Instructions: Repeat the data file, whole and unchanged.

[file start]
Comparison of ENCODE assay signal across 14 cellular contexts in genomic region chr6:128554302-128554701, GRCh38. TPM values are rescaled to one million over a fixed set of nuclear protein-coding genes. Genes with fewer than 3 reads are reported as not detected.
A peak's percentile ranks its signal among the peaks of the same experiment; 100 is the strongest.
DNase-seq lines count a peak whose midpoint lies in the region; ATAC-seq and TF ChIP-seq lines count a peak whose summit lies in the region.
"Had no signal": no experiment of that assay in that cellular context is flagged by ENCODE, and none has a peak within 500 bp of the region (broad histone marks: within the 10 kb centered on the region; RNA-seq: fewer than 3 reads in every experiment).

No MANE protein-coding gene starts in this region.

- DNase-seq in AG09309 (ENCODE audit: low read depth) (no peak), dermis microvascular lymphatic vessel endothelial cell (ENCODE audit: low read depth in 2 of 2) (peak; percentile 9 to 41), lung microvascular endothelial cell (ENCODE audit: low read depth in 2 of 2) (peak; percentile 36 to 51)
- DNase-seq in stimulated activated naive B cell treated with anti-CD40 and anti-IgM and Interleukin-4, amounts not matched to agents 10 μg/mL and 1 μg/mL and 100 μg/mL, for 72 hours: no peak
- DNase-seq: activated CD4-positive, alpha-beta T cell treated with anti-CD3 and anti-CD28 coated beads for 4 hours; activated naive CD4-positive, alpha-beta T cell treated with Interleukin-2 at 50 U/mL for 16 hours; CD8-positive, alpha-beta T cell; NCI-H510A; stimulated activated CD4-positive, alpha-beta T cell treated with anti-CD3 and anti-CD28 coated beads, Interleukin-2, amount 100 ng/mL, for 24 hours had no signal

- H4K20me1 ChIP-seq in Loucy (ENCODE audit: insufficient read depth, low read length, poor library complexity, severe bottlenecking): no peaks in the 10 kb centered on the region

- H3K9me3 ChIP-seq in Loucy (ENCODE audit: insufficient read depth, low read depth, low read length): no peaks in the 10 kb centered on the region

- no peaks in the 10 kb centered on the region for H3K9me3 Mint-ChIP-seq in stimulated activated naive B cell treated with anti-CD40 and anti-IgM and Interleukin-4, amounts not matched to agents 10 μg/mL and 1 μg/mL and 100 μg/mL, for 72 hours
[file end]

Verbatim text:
Comparison of ENCODE assay signal across 14 cellular contexts in genomic region chr6:128554302-128554701, GRCh38. TPM values are rescaled to one million over a fixed set of nuclear protein-coding genes. Genes with fewer than 3 reads are reported as not detected.
A peak's percentile ranks its signal among the peaks of the same experiment; 100 is the strongest.
DNase-seq lines count a peak whose midpoint lies in the region; ATAC-seq and TF ChIP-seq lines count a peak whose summit lies in the region.
"Had no signal": no experiment of that assay in that cellular context is flagged by ENCODE, and none has a peak within 500 bp of the region (broad histone marks: within the 10 kb centered on the region; RNA-seq: fewer than 3 reads in every experiment).

No MANE protein-coding gene starts in this region.

- DNase-seq in AG09309 (ENCODE audit: low read depth) (no peak), dermis microvascular lymphatic vessel endothelial cell (ENCODE audit: low read depth in 2 of 2) (peak; percentile 9 to 41), lung microvascular endothelial cell (ENCODE audit: low read depth in 2 of 2) (peak; percentile 36 to 51)
- DNase-seq in stimulated activated naive B cell treated with anti-CD40 and anti-IgM and Interleukin-4, amounts not matched to agents 10 μg/mL and 1 μg/mL and 100 μg/mL, for 72 hours: no peak
- DNase-seq: activated CD4-positive, alpha-beta T cell treated with anti-CD3 and anti-CD28 coated beads for 4 hours; activated naive CD4-positive, alpha-beta T cell treated with Interleukin-2 at 50 U/mL for 16 hours; CD8-positive, alpha-beta T cell; NCI-H510A; stimulated activated CD4-positive, alpha-beta T cell treated with anti-CD3 and anti-CD28 coated beads, Interleukin-2, amount 100 ng/mL, for 24 hours had no signal

- H4K20me1 ChIP-seq in Loucy (ENCODE audit: insufficient read depth, low read length, poor library complexity, severe bottlenecking): no peaks in the 10 kb centered on the region

- H3K9me3 ChIP-seq in Loucy (ENCODE audit: insufficient read depth, low read depth, low read length): no peaks in the 10 kb centered on the region

- no peaks in the 10 kb centered on the region for H3K9me3 Mint-ChIP-seq in stimulated activated naive B cell treated with anti-CD40 and anti-IgM and Interleukin-4, amounts not matched to agents 10 μg/mL and 1 μg/mL and 100 μg/mL, for 72 hours